Stevenson v. Stevenson

Annotate this Case

13 Utah 2d 153 (1962)

369 P.2d 923


No. 9529.

Supreme Court of Utah.

February 27, 1962.

Moreton, Christensen & Christensen, Salt Lake City, for appellant.

Hanson, Baldwin & Allen, Merlin R. Lybbert, Salt Lake City, for respondent.


Plaintiff brought this action for divorce on grounds of mental cruelty. The trial court found that mental cruelty had not been proved and denied the divorce. Plaintiff appeals.

To establish mental cruelty, plaintiff must prove that her husband's cruel treatment caused her to suffer great mental distress.[1] If this is established by substantial and satisfactory evidence,[2] and if there are no circumstances which would justify denying this particular divorce,[3] it should be granted.

What constitutes mental cruelty must be ascertained from the facts of each case.[4] Whether defendant's conduct was cruel and whether it caused plaintiff to suffer great mental distress, can only be determined in light of the sensibility of this particular plaintiff.[5] Persons' sensibilities may vary due to their different degrees of intelligence, refinement, delicacy of health, etc.[6] For this reason, the same conduct may constitute mental cruelty in one case and not in another. The ultimate answer depends not so much on defendant's conduct, but rather on the effect such conduct had upon the plaintiff.[7]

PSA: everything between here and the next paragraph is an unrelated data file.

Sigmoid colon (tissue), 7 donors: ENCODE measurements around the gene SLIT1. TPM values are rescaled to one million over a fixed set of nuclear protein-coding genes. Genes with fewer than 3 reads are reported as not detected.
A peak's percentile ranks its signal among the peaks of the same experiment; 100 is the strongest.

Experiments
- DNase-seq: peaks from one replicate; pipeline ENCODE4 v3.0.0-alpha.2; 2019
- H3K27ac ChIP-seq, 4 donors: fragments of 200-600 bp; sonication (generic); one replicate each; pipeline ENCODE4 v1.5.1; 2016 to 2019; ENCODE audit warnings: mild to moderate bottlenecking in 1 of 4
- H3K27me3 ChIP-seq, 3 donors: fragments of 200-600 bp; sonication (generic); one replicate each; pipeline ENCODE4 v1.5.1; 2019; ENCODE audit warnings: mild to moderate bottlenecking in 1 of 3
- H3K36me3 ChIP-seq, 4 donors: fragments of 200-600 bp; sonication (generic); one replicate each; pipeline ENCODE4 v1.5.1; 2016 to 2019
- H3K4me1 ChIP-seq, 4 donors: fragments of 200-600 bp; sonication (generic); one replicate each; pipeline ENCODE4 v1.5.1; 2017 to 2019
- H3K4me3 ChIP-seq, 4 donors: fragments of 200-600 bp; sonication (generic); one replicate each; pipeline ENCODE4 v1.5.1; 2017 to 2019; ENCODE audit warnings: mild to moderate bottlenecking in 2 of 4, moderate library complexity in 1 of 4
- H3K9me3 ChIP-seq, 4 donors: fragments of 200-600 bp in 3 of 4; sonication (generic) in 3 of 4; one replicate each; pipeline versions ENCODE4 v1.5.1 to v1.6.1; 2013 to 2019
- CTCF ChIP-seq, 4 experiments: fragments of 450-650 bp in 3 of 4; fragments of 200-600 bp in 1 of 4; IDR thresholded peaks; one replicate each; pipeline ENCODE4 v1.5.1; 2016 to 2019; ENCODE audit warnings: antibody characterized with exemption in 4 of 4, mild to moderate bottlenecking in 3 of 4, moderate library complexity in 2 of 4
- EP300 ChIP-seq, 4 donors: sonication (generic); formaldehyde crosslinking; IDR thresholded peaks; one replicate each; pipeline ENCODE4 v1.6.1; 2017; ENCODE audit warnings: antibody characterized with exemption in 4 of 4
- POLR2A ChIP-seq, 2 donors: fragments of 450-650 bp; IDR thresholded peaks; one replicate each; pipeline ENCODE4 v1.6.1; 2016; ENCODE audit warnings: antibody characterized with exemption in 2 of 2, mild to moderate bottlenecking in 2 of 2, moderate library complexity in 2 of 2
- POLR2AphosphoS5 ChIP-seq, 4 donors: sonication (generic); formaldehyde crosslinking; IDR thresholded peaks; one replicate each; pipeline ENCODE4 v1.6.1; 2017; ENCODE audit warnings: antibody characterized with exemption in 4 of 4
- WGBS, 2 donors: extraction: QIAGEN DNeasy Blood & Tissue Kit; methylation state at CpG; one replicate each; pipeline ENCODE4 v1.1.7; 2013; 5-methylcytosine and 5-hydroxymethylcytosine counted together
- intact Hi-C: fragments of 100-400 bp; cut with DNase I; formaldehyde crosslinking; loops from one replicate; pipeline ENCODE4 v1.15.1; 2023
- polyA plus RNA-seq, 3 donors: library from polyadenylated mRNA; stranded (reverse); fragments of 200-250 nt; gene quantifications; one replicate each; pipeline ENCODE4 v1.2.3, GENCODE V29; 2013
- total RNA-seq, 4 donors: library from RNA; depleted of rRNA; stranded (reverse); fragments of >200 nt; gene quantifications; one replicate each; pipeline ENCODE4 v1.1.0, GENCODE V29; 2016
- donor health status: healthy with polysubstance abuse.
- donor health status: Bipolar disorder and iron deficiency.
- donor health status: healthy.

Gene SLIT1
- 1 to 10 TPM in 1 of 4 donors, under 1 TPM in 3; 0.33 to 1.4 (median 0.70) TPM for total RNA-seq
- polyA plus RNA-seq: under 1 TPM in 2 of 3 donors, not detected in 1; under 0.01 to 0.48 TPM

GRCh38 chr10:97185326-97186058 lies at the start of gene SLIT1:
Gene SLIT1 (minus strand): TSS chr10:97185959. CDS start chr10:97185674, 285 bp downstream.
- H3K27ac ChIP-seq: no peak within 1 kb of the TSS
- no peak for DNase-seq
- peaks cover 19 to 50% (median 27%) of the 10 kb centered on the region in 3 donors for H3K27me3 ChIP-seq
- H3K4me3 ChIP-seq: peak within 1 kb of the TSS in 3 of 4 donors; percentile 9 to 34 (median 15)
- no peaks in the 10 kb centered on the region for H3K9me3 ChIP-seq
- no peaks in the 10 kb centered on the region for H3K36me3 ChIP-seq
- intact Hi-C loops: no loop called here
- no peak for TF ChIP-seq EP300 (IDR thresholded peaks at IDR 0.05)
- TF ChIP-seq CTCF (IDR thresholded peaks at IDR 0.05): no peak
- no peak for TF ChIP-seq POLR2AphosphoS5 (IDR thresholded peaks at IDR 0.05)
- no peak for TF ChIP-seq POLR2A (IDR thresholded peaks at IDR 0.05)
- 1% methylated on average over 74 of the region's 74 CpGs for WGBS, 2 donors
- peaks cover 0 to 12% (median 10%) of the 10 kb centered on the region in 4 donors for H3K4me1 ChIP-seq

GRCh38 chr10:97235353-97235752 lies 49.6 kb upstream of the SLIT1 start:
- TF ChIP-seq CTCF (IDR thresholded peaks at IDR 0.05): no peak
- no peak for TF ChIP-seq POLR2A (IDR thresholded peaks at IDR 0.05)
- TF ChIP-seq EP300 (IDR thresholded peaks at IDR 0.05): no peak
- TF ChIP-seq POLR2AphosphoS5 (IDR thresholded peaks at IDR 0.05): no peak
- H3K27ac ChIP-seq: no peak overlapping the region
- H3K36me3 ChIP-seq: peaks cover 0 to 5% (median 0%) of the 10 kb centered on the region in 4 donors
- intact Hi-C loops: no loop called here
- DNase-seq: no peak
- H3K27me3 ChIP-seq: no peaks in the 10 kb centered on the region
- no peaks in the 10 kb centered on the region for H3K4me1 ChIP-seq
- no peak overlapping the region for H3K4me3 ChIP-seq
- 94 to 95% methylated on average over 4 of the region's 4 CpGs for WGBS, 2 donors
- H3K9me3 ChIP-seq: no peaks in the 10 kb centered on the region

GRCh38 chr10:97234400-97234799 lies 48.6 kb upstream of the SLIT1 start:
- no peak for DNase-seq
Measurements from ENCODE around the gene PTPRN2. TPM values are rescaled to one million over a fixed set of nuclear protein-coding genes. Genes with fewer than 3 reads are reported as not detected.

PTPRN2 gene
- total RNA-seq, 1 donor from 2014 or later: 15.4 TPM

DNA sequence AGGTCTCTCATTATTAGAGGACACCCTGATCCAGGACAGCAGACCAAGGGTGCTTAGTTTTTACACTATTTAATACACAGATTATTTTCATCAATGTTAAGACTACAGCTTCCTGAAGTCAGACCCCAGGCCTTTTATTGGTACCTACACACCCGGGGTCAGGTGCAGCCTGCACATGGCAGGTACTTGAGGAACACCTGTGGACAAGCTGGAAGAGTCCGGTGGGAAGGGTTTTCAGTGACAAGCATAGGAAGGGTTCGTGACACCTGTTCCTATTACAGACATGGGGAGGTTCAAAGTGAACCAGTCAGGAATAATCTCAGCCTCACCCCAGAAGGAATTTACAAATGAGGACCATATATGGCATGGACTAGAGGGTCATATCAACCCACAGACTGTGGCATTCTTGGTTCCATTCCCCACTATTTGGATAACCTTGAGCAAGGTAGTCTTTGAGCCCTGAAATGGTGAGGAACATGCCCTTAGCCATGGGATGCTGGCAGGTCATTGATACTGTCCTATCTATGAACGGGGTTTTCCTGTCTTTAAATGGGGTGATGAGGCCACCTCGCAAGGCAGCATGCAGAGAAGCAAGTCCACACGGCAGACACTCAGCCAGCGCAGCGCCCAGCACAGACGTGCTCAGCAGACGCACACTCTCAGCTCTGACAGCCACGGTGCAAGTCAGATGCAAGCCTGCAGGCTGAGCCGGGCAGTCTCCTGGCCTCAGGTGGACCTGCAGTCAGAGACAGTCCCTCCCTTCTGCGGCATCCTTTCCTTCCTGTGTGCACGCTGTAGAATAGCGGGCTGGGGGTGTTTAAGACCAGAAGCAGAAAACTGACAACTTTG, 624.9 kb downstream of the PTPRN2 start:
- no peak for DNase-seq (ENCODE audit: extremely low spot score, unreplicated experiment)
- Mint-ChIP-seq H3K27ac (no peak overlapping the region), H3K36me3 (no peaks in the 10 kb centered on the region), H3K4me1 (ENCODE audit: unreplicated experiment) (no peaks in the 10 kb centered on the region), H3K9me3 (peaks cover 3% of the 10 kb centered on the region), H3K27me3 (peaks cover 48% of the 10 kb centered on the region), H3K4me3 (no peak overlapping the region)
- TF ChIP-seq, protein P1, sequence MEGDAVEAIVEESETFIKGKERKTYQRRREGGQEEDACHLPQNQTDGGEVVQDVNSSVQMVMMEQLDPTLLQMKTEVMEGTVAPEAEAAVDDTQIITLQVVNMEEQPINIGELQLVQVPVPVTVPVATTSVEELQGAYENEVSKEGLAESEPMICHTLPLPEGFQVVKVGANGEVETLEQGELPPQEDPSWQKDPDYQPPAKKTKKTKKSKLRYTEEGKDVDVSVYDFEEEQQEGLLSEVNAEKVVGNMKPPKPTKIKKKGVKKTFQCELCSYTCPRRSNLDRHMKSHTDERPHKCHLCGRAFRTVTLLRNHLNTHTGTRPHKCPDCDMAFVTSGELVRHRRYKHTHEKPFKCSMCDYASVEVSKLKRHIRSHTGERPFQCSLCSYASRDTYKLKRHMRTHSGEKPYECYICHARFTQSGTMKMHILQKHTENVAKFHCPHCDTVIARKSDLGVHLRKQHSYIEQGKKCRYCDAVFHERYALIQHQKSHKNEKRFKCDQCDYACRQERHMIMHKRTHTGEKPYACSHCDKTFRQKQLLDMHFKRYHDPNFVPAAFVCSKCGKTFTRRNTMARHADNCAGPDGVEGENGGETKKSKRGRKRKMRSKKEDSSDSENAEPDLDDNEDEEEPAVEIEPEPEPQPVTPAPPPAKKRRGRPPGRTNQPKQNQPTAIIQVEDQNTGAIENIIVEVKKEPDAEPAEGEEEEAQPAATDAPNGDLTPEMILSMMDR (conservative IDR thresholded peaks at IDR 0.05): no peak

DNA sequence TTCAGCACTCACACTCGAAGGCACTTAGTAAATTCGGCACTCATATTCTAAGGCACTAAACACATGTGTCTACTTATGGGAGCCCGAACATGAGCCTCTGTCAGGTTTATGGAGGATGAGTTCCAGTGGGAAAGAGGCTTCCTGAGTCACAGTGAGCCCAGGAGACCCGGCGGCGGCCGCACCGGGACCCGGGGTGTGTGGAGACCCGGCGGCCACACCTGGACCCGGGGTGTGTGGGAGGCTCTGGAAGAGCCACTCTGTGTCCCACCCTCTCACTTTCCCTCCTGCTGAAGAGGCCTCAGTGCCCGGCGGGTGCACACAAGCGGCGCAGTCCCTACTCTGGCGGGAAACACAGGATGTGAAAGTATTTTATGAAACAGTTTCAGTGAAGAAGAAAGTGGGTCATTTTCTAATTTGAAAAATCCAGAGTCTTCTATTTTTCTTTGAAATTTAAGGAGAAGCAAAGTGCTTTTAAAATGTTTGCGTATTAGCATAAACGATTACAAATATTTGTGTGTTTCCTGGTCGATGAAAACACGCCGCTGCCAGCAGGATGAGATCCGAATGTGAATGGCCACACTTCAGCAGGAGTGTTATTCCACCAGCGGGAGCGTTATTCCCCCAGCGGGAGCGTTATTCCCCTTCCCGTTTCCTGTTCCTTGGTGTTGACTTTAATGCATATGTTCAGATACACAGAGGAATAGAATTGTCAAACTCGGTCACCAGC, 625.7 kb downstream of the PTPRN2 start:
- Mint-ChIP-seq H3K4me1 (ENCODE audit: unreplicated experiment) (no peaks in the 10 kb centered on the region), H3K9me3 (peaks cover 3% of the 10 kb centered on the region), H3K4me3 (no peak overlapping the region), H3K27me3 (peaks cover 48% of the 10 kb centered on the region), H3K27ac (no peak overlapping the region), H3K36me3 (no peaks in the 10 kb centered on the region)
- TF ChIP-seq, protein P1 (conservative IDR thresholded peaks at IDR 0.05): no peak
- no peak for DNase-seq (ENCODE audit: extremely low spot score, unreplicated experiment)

An additional factor of importance is whether the granting of the divorce would conflict with the public interest our divorce statutes were designed to protect.[8] The public has an interest in the preservation of marriages in which the parties have mutual love and respect, and where the circumstances promote the happiness, welfare, health and morality of the parties and of their children. However, there is no public interest in the preservation of a marriage where one of the parties can no longer endure the relationship without impairing his or her health; or where the conduct of one party has deteriorated the relationship to the extent that the parties will no longer continue cohabitation, and the marriage exists only in name but not in fact.[9]